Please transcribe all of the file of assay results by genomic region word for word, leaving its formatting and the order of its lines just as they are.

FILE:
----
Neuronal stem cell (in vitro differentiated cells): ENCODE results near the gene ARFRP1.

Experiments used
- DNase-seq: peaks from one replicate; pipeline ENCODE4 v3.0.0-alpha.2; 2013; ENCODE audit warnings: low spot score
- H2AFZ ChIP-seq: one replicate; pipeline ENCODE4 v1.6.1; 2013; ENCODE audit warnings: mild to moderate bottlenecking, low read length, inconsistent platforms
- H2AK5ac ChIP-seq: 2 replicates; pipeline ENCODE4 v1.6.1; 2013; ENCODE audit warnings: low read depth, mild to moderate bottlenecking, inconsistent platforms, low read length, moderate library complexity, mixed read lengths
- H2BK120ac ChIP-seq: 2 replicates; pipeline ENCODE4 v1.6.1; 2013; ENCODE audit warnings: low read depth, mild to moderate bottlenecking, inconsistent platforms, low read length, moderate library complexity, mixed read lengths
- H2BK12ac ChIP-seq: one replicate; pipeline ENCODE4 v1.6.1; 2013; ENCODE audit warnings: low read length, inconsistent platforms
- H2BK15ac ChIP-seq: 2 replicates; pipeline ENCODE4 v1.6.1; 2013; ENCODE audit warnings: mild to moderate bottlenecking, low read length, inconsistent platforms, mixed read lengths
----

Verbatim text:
Neuronal stem cell (in vitro differentiated cells): ENCODE results near the gene ARFRP1.

Experiments used
- DNase-seq: peaks from one replicate; pipeline ENCODE4 v3.0.0-alpha.2; 2013; ENCODE audit warnings: low spot score
- H2AFZ ChIP-seq: one replicate; pipeline ENCODE4 v1.6.1; 2013; ENCODE audit warnings: mild to moderate bottlenecking, low read length, inconsistent platforms
- H2AK5ac ChIP-seq: 2 replicates; pipeline ENCODE4 v1.6.1; 2013; ENCODE audit warnings: low read depth, mild to moderate bottlenecking, inconsistent platforms, low read length, moderate library complexity, mixed read lengths
- H2BK120ac ChIP-seq: 2 replicates; pipeline ENCODE4 v1.6.1; 2013; ENCODE audit warnings: low read depth, mild to moderate bottlenecking, inconsistent platforms, low read length, moderate library complexity, mixed read lengths
- H2BK12ac ChIP-seq: one replicate; pipeline ENCODE4 v1.6.1; 2013; ENCODE audit warnings: low read length, inconsistent platforms
- H2BK15ac ChIP-seq: 2 replicates; pipeline ENCODE4 v1.6.1; 2013; ENCODE audit warnings: mild to moderate bottlenecking, low read length, inconsistent platforms, mixed read lengths